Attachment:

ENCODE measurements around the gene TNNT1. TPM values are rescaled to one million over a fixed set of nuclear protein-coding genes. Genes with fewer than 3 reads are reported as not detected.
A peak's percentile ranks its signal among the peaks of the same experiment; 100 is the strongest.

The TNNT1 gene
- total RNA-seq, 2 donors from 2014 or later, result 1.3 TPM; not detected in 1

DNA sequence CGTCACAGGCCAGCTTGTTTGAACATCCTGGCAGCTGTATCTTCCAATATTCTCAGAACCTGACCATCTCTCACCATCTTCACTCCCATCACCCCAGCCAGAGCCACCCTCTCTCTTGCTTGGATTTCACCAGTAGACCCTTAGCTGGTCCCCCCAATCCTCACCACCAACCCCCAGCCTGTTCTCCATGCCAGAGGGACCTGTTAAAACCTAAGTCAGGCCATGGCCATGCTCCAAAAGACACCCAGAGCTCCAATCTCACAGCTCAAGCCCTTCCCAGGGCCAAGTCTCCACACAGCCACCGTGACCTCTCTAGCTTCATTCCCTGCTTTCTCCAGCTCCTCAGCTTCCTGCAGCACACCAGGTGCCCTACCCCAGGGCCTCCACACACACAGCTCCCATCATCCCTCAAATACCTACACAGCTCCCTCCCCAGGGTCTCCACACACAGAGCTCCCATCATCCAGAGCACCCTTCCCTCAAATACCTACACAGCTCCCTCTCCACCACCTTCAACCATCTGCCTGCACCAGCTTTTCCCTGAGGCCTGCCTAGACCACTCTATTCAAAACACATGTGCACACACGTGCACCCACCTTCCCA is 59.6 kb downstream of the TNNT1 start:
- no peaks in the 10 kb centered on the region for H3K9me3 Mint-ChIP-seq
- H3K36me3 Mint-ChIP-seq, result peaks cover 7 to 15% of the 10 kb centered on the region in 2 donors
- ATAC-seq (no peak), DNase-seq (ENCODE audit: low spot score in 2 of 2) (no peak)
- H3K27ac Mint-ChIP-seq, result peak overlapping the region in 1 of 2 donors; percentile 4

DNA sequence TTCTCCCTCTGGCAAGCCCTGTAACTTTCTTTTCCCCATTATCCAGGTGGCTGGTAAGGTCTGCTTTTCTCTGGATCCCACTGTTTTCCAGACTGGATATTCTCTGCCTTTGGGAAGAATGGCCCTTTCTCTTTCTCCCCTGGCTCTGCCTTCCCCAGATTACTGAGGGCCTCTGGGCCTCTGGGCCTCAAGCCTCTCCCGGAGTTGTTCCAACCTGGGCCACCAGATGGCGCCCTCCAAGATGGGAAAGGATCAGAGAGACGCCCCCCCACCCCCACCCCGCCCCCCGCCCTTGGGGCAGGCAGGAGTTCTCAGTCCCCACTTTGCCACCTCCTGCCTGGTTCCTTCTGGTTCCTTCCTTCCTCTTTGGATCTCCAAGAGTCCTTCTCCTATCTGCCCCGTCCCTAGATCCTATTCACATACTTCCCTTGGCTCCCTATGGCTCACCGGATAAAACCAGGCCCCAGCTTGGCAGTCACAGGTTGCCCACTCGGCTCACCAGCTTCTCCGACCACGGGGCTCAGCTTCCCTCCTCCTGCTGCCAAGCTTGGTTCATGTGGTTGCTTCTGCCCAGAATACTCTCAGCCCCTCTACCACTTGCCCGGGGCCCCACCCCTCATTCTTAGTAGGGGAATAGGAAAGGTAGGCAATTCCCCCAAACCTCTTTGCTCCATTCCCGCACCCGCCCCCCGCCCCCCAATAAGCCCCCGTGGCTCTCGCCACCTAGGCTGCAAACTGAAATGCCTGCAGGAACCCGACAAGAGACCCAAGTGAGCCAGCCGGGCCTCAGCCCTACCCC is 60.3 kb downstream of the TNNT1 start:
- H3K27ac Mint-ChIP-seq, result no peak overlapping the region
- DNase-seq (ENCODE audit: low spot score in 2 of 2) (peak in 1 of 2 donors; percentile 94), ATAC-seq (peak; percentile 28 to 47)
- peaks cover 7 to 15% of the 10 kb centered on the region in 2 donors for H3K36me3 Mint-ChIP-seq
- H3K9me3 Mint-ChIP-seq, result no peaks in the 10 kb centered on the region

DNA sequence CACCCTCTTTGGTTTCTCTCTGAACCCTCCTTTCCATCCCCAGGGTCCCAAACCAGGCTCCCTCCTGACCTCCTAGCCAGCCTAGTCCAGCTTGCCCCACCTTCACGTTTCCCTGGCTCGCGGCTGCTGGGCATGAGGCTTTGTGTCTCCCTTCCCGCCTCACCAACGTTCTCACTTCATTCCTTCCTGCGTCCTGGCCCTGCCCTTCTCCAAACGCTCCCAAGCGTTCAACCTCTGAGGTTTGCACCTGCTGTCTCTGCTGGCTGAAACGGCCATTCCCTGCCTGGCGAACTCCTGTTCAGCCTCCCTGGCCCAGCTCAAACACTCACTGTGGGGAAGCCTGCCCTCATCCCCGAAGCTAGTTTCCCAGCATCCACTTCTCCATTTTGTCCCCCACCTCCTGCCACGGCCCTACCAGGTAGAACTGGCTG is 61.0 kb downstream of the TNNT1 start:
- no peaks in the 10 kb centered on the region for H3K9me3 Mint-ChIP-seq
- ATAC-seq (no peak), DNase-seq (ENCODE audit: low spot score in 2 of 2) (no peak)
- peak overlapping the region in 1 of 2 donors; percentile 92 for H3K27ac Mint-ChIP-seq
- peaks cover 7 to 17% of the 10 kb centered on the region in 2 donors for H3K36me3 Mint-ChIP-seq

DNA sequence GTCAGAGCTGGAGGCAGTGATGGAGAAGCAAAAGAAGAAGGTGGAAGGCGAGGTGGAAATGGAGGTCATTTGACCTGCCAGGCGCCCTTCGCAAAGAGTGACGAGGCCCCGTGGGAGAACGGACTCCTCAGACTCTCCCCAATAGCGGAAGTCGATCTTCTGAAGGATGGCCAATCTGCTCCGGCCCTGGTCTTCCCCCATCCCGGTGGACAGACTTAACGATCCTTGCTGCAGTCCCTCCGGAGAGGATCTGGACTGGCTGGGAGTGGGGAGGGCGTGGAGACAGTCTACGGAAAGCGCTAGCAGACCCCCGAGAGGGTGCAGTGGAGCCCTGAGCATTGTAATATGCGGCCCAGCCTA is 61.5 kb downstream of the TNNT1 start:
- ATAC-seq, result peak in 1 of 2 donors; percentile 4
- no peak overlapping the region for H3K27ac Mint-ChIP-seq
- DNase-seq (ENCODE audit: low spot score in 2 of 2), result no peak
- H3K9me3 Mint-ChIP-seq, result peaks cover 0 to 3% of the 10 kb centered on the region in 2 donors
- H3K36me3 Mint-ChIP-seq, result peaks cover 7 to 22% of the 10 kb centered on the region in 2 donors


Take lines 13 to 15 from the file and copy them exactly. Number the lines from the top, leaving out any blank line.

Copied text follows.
- peaks cover 7 to 15% of the 10 kb centered on the region in 2 donors for H3K36me3 Mint-ChIP-seq
- H3K9me3 Mint-ChIP-seq, result no peaks in the 10 kb centered on the region

DNA sequence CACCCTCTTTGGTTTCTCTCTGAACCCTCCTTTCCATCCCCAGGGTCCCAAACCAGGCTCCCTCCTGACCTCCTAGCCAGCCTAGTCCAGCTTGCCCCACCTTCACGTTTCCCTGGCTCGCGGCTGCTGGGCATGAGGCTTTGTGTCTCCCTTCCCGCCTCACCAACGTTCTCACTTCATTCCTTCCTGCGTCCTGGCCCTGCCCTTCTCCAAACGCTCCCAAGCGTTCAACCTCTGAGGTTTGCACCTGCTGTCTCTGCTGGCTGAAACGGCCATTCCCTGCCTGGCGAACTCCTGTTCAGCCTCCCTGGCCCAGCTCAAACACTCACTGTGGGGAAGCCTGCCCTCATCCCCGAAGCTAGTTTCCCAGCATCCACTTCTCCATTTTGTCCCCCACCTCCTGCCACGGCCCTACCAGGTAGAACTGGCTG is 61.0 kb downstream of the TNNT1 start: